The Watering Hole, Monday, December 8th, 2014: Keep Watching the Skies

I’m totally depressed.

My fucking Jets blew it yet again after raising my hopes.

This month is the tenth anniversary of my parents’ deaths, flashbacks started before Thanksgiving.

Our company’s holiday party is tonight, I dread going – I hate the fact that Adam is not here, flashbacks there, too.
.
I hate the “Holidays”.

This country is going crazy and descending into a chaos that could, IMO, result in a violent “civil” war.

I fucking HATE people.

So here’s a nice slideshow of 100 Hubble photos, courtesy of weather.com. At least the human mind brought us the Hubble to show us so many marvels. At this point, I feel that space is the only thing that holds promise and hope for the future. Hopefully some alien species will learn from our human fuck-ups.

Star V838 Monocerotis

Star V838 Monocerotis

This is our daily open thread – don’t mind me, just go ahead and talk about things.

The Watering Hole, Monday, September 29th, 2014: Intelligent Life…Please?

Although I’ve only been back online since the beginning of the weekend (my home computer crashed early last week, and access from the office was hit-or-miss, too), my search for intelligent life in American politics found little. So for today’s post I’m turning to the infinite wonder and majesty of “space, the final frontier”, in the hopes that maybe, just maybe, there could be a civilization out there that isn’t aiming to destroy itself through its own arrogant stupidity.

The following are just a few of the more recent Hubble Deep-Space images from a photo gallery that I found at space.com:

"All-sky-view of Magellanic Stream"

“All-sky-view of Magellanic Stream”

"A Selection of Hubble's planetary nebulae"

“A Selection of Hubble’s planetary nebulae”

"...two galaxies interacting. NGC 2936, once a standard spiral galaxy, and NGC 2937, a smaller elliptical, bear a striking resemblance to a penguin guarding its egg."

“…two galaxies interacting. NGC 2936, once a standard spiral galaxy, and NGC 2937, a smaller elliptical, bear a striking resemblance to a penguin guarding its egg.”

This is our daily open thread – feel free to discuss intelligence, life, whatever you want.

The Watering Hole; Friday September 12 2014; Carson v. Dawkins

Yesterday I posted here a link to statements by Dr. Ben Carson in which he pointed out that evolution is a myth because “God Can Create Anything At Any Point In Time.” Carson is a former neurosurgeon who has emerged today as a Wingnuttistanian Republican, a potential presidential candidate. Carson’s religious philosophy represents the dream of the religious right because of his pronouncements that it is human arrogance which allows some to believe that they are so smart that if they can’t explain how God did something, then it didn’t happen, which of course means that they’re God. You don’t need a God if you consider yourself capable of explaining everything. Carson also states unequivocally that when it comes to the earth’s age, “no one has the knowledge. He further maintains that “carbon dating and all of these things really don’t mean anything to a God who has the ability to create anything at any point in time.” It’s also Carson’s thesis that the “complexity of the human brain” essentially disproves evolutionary theory because when “Somebody says that came from a slime pit full of promiscuous biochemicals? I don’t think so.”

“Promiscuous biochemicals”? Really?

Such grossly unscientific views are, these days, not at all uncommon, particularly amongst those who belong to — who essentially have come to define – the religious right in the United States. As a political movement, they are also all too often left unchallenged when on full display in public forum, a reality many of their opponents have long felt to be an unfortunate trend given that virtually all religion-based theses of origin are so easily dismissed by scientific fact. In that vein, I present herein a series of quotes on the matter by one Richard Dawkins, the well known English ethologist, evolutionary biologist, and writer. These are quotes that I somehow managed to collect/accumulate over the last decade or two, and though I didn’t record specific dates or source attributions, they are, each and all, Dawkins’ verbal refutations of such nonsensical mythology as spoken by Ben Carson (and many many others), as cited above.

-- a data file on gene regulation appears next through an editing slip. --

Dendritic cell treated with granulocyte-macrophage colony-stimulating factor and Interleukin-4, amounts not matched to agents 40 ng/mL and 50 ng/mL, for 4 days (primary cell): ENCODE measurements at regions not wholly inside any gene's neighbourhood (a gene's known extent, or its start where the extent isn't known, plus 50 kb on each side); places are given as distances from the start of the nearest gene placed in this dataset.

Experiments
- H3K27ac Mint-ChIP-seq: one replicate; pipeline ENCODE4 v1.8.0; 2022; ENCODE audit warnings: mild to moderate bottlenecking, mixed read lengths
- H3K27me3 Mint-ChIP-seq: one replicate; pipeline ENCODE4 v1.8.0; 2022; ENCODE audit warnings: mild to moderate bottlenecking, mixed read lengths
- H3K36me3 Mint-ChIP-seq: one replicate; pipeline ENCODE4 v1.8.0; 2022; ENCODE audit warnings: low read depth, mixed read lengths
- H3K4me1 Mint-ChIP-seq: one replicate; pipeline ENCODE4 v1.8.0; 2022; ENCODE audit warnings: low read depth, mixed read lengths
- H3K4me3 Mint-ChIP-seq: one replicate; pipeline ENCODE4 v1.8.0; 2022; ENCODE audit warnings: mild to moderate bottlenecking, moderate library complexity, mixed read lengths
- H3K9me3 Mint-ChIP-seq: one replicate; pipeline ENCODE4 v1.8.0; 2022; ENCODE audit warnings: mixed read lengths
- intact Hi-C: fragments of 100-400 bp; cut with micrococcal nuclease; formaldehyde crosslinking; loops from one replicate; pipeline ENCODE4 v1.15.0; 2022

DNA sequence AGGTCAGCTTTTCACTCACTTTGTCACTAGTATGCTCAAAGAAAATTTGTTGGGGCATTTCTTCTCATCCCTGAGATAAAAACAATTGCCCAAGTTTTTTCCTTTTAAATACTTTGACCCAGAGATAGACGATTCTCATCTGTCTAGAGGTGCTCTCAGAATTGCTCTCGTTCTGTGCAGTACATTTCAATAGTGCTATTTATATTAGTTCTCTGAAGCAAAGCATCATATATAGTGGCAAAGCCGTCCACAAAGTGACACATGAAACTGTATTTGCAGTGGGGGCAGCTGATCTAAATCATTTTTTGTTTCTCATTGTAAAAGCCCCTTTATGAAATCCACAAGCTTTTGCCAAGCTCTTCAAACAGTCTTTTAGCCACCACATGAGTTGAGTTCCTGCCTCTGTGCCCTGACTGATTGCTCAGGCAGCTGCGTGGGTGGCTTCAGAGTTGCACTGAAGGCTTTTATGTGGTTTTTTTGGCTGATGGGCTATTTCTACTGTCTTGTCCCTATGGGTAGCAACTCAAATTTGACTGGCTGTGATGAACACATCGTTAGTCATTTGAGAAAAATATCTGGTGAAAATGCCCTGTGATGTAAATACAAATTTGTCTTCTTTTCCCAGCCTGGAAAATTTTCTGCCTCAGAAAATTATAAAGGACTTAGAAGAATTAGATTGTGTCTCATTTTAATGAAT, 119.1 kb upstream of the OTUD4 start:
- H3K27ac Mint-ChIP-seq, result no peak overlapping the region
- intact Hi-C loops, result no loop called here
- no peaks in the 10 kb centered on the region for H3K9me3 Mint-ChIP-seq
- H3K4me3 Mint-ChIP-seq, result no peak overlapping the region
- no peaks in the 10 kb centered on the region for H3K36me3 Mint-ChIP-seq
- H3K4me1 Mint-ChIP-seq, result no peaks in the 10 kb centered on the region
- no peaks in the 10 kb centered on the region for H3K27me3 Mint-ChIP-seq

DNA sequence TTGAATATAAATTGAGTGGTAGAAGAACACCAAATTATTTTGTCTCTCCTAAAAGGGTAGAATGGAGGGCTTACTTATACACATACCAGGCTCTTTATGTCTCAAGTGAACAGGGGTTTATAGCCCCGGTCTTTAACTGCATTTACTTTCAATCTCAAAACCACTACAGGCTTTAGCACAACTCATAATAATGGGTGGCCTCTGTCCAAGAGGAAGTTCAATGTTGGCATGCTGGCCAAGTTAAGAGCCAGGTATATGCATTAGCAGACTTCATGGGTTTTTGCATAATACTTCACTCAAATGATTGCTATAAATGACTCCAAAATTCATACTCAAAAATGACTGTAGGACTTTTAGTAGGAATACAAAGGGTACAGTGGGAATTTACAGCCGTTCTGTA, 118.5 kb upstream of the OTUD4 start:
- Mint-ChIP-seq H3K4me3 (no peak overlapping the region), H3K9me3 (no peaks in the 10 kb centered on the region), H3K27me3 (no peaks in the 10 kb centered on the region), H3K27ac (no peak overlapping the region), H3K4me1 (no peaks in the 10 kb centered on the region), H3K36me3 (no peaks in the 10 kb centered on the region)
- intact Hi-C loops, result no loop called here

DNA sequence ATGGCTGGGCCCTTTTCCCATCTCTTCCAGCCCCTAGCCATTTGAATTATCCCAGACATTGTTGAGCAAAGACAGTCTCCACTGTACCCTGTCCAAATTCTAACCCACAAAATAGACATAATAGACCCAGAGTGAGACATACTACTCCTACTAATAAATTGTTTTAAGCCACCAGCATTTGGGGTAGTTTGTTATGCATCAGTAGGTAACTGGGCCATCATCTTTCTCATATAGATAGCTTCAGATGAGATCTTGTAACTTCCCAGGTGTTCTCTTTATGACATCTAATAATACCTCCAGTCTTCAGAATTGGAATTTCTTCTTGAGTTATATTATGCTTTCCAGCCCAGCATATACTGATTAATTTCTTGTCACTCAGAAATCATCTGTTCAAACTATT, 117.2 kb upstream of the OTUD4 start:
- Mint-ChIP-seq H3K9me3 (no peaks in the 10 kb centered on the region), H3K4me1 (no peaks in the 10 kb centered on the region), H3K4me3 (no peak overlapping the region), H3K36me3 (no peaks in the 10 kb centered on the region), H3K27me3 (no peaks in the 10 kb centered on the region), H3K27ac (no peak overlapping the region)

Richard Dawkins:

“People brought up to believe in faith and private revelation cannot be persuaded by evidence to change their minds. No wonder religious zealots throughout history have resorted to torture and execution, to crusades and jihads, to holy wars and purges and pogroms, to the Inquisition and the burning of witches.”

“For a long time it seemed clear to just about everybody that the beauty and elegance of the world seemed to be prima facie evidence for a divine creator. But the philosopher David Hume already realized three centuries ago that this was a bad argument. It leads to an infinite regression. You can’t statistically explain improbable things like living creatures by saying that they must have been designed because you’re still left to explain the designer, who must be, if anything, an even more statistically improbable and elegant thing. Design can never be an ultimate explanation for anything. It can only be a proximate explanation. A plane or a car is explained by a designer but that’s because the designer himself, the engineer, is explained by natural selection.”

“There is just no evidence for the existence of God. Evolution by natural selection is a process that works up from simple beginnings, and simple beginnings are easy to explain. The engineer or any other living thing is difficult to explain but it is explicable by evolution by natural selection. So the relevance of evolutionary biology to atheism is that evolutionary biology gives us the only known mechanism whereby the illusion of design, or apparent design, could ever come into the universe anywhere.”

“A delusion is something that people believe in despite a total lack of evidence. Religion is scarcely distinguishable from childhood delusions like the “imaginary friend” and the bogeyman under the bed. Unfortunately, the God delusion possesses adults, and not just a minority of unfortunates in an asylum. The word ‘delusion’ also carries negative connotations, and religion has plenty of those.”